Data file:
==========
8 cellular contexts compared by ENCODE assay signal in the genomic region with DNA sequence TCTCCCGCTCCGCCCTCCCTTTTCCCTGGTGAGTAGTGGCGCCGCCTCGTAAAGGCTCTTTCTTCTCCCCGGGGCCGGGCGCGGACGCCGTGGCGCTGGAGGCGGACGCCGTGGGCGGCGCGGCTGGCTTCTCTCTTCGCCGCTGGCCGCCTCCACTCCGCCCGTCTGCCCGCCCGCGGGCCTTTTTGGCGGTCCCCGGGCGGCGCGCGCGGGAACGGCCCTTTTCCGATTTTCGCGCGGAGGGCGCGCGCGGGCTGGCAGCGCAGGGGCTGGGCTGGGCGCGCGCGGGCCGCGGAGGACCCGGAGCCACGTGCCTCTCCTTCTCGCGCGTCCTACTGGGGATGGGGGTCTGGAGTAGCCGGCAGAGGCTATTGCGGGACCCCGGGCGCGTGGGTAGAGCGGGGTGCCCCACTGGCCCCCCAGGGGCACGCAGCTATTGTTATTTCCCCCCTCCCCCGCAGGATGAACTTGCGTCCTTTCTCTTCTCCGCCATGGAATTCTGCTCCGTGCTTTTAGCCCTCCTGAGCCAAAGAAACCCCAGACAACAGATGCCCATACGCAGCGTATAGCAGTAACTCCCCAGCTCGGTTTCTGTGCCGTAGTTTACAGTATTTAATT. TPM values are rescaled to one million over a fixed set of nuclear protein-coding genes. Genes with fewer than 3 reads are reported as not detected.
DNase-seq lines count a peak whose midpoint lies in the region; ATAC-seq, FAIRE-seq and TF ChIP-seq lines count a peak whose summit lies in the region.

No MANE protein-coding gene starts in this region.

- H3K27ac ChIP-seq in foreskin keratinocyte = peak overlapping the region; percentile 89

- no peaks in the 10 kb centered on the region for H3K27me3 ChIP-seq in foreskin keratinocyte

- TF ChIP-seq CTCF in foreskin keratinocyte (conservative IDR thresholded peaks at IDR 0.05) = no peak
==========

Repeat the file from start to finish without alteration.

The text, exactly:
8 cellular contexts compared by ENCODE assay signal in the genomic region with DNA sequence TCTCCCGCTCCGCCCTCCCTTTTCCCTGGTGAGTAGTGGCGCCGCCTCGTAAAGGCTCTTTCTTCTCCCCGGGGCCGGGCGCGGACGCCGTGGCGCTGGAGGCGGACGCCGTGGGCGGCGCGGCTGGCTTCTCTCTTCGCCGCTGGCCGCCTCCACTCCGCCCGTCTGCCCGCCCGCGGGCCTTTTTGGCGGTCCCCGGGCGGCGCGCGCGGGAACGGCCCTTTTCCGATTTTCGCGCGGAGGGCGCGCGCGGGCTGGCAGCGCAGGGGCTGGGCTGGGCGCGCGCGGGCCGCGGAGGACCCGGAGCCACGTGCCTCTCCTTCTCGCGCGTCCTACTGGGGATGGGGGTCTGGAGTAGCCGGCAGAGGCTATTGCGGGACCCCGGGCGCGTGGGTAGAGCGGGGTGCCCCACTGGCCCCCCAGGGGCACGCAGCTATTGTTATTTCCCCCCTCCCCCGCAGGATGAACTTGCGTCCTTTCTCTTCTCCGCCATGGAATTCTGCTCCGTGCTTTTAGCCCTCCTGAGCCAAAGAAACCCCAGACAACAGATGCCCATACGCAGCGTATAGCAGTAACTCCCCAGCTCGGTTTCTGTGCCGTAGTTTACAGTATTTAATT. TPM values are rescaled to one million over a fixed set of nuclear protein-coding genes. Genes with fewer than 3 reads are reported as not detected.
DNase-seq lines count a peak whose midpoint lies in the region; ATAC-seq, FAIRE-seq and TF ChIP-seq lines count a peak whose summit lies in the region.

No MANE protein-coding gene starts in this region.

- H3K27ac ChIP-seq in foreskin keratinocyte = peak overlapping the region; percentile 89

- no peaks in the 10 kb centered on the region for H3K27me3 ChIP-seq in foreskin keratinocyte

- TF ChIP-seq CTCF in foreskin keratinocyte (conservative IDR thresholded peaks at IDR 0.05) = no peak